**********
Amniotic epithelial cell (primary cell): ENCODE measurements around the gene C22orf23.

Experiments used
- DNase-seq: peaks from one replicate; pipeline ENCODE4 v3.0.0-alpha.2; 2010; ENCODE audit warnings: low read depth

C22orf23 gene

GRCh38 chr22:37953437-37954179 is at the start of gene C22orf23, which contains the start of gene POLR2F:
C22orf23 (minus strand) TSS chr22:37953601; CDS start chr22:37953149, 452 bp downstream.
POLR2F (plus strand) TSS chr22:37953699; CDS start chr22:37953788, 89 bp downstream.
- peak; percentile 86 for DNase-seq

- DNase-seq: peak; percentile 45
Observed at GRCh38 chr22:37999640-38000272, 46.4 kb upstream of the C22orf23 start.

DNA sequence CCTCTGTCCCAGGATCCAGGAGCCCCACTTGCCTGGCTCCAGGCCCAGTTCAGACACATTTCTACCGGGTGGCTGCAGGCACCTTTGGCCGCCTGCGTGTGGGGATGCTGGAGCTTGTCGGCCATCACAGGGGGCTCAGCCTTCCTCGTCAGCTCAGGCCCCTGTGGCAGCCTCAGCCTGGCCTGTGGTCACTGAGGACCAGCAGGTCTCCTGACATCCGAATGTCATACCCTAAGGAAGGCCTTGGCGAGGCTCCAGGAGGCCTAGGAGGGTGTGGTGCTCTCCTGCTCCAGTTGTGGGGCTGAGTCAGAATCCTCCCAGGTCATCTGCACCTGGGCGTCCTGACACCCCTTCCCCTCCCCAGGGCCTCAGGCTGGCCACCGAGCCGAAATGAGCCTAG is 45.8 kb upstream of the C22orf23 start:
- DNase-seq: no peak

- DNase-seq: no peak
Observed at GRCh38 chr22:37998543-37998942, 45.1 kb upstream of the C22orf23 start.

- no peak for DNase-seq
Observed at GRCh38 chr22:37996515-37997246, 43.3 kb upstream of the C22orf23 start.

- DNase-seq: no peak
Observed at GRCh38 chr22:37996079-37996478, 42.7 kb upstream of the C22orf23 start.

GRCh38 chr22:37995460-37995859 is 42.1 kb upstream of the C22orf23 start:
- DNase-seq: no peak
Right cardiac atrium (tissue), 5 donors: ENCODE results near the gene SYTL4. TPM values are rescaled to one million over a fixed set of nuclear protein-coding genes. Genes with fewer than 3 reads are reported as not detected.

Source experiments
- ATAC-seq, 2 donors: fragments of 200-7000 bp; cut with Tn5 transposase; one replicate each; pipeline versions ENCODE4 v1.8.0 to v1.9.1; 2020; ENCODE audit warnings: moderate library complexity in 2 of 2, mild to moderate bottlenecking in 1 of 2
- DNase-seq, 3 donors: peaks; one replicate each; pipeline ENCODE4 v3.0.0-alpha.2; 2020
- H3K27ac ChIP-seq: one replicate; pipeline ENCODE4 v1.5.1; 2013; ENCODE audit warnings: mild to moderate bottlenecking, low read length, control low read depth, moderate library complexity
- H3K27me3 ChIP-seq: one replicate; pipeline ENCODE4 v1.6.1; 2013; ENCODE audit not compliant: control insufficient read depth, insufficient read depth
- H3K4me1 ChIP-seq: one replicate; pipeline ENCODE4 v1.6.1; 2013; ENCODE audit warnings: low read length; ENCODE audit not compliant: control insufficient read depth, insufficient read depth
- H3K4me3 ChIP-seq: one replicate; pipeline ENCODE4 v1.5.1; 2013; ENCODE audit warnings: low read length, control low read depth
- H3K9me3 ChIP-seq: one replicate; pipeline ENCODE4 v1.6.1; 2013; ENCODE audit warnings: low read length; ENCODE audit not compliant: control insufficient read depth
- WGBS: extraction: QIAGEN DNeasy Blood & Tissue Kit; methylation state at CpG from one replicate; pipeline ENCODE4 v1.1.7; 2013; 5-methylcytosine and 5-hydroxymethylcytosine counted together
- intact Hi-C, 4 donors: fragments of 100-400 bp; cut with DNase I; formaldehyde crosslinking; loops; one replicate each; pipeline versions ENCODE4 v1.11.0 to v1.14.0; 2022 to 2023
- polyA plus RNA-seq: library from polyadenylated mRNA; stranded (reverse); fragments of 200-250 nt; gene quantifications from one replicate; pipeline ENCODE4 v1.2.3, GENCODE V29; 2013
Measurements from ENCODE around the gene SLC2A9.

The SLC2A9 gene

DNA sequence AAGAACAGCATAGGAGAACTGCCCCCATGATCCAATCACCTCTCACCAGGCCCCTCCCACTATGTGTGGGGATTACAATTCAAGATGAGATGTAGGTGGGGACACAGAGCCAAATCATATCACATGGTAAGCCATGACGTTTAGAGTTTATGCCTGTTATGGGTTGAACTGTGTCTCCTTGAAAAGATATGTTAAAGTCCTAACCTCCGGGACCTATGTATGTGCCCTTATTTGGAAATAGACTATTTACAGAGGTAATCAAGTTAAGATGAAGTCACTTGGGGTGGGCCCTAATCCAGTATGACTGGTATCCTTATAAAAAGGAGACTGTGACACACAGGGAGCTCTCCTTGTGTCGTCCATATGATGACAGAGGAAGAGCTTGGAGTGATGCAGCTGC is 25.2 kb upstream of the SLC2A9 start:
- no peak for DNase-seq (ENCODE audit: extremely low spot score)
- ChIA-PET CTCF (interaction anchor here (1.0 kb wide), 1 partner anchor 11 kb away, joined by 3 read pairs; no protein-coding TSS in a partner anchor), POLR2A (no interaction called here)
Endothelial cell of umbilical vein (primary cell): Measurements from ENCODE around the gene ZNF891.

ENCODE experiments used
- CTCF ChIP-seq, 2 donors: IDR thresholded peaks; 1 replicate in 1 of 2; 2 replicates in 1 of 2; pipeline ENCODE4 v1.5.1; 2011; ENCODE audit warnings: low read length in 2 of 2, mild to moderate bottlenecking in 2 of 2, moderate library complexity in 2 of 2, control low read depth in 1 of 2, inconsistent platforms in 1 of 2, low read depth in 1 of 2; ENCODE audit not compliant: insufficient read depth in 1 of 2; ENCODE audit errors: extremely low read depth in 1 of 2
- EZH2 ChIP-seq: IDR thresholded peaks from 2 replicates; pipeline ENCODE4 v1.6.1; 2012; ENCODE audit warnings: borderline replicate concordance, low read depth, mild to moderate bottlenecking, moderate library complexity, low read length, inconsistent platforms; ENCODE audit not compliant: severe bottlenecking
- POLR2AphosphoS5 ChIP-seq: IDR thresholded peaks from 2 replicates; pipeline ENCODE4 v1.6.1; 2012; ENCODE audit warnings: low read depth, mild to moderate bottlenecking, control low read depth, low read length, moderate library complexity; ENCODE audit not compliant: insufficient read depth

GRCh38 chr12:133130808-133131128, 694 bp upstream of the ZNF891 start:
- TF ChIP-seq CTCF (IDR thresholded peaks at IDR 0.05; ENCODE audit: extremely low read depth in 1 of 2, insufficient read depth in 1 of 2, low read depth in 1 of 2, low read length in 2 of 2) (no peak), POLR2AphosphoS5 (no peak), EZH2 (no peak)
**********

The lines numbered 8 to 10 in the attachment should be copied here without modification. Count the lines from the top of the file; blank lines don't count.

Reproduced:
- peak; percentile 86 for DNase-seq

- DNase-seq: peak; percentile 45
Observed at GRCh38 chr22:37999640-38000272, 46.4 kb upstream of the C22orf23 start.